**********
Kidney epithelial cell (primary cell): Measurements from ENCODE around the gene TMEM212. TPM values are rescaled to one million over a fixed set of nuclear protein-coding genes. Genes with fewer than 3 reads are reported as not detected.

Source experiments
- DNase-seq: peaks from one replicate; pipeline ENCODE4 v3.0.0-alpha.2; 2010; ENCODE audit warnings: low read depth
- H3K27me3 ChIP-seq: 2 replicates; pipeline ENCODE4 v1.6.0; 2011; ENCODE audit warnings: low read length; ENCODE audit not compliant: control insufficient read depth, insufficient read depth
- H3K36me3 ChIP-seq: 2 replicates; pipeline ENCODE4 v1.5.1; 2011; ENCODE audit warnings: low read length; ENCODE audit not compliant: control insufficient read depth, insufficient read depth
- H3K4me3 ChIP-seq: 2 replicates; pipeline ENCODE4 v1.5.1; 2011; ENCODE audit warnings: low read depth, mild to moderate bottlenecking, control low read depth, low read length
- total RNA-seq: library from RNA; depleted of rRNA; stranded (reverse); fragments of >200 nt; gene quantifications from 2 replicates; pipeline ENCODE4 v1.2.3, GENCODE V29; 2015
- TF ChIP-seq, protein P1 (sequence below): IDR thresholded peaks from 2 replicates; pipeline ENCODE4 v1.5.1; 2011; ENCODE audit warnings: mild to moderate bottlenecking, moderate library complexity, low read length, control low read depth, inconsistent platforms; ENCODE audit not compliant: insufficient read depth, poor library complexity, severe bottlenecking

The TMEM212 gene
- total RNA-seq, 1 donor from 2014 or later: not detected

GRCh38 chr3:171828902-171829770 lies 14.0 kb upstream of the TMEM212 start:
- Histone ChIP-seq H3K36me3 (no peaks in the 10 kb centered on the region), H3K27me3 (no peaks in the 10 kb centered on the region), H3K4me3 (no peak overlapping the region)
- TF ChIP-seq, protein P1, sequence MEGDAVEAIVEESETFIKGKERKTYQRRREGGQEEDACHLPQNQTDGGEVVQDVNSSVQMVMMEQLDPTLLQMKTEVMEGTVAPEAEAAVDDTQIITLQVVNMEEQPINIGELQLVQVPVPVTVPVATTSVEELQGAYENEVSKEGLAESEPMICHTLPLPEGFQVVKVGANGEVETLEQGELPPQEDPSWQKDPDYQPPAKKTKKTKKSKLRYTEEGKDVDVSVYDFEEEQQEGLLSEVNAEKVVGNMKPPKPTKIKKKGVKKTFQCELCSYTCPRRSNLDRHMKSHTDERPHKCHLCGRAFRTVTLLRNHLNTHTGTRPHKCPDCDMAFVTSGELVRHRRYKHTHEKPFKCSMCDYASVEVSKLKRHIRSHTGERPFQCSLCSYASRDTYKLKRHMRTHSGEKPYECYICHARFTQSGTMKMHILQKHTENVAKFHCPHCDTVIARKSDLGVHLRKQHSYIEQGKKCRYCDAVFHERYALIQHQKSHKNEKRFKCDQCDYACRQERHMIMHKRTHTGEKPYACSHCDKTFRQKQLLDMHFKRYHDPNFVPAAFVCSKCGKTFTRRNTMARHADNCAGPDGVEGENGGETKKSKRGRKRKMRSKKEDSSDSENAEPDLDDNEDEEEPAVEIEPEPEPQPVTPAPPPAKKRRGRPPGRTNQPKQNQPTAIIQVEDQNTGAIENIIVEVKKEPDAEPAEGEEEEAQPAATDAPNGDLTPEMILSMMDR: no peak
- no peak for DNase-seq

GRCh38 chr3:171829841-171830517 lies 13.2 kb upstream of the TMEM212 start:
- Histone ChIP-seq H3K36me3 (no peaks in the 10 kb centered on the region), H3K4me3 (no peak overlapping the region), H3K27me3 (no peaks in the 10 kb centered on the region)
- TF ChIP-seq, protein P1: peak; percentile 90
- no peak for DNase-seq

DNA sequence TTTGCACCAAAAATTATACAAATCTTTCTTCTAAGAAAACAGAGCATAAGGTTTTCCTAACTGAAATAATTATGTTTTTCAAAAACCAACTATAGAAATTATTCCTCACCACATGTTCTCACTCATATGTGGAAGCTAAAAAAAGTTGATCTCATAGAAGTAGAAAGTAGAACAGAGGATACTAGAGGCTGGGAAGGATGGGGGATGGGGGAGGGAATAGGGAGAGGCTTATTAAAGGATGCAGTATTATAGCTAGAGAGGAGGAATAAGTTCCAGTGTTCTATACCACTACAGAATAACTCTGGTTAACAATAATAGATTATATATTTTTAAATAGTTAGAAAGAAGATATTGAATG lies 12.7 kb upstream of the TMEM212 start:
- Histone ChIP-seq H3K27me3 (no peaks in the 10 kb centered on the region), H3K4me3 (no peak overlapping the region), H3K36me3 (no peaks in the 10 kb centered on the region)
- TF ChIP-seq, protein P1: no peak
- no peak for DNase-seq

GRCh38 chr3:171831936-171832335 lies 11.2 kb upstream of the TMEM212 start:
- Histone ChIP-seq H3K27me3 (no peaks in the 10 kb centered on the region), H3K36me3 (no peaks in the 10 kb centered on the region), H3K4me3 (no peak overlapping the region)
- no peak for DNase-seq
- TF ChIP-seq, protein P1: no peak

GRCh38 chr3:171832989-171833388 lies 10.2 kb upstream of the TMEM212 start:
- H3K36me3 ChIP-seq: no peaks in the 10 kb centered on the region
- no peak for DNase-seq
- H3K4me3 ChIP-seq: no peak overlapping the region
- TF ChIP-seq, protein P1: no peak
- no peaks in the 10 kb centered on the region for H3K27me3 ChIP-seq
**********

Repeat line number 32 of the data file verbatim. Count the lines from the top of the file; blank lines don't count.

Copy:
- no peaks in the 10 kb centered on the region for H3K27me3 ChIP-seq